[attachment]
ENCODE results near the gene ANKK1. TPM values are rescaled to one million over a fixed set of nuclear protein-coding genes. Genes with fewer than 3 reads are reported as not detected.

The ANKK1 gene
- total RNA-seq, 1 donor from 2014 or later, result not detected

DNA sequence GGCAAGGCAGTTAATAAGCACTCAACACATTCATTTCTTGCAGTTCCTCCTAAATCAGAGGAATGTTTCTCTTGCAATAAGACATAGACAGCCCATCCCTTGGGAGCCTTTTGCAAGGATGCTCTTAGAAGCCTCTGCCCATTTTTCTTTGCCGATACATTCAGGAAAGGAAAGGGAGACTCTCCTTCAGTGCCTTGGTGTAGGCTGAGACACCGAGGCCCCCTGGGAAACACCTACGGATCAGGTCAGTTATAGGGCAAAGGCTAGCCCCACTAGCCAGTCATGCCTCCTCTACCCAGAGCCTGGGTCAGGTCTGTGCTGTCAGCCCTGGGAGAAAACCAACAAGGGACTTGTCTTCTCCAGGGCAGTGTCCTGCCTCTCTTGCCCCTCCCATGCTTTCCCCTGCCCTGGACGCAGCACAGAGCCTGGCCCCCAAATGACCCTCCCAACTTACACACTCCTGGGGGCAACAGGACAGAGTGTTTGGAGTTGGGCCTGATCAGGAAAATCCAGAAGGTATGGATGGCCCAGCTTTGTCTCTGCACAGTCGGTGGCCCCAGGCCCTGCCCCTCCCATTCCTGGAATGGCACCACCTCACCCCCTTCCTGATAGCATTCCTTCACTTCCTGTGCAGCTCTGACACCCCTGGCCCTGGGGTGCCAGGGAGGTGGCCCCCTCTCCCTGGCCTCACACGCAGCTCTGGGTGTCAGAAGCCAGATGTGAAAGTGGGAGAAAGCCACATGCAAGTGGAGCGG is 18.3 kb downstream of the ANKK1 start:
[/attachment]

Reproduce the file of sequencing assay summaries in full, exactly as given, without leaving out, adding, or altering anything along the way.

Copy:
ENCODE results near the gene ANKK1. TPM values are rescaled to one million over a fixed set of nuclear protein-coding genes. Genes with fewer than 3 reads are reported as not detected.

The ANKK1 gene
- total RNA-seq, 1 donor from 2014 or later, result not detected

DNA sequence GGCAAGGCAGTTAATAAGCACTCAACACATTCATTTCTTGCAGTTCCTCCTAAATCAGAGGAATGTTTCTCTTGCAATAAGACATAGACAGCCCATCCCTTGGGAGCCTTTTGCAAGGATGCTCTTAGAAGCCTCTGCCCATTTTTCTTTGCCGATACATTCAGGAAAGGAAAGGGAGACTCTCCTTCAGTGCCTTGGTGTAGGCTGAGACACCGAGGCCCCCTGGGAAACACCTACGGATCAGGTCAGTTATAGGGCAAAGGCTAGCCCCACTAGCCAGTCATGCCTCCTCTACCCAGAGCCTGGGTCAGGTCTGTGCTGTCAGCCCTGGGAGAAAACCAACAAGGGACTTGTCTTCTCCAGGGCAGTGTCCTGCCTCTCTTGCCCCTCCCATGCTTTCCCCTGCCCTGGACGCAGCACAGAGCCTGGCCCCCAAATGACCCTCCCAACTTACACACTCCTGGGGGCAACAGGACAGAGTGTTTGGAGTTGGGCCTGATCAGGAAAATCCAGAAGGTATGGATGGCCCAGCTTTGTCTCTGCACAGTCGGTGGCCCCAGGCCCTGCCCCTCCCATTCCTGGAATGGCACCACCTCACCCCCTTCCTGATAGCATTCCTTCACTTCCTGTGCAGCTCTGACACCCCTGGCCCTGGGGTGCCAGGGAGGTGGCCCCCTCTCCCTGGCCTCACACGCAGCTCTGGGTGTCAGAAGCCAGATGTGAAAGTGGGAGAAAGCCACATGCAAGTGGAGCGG is 18.3 kb downstream of the ANKK1 start: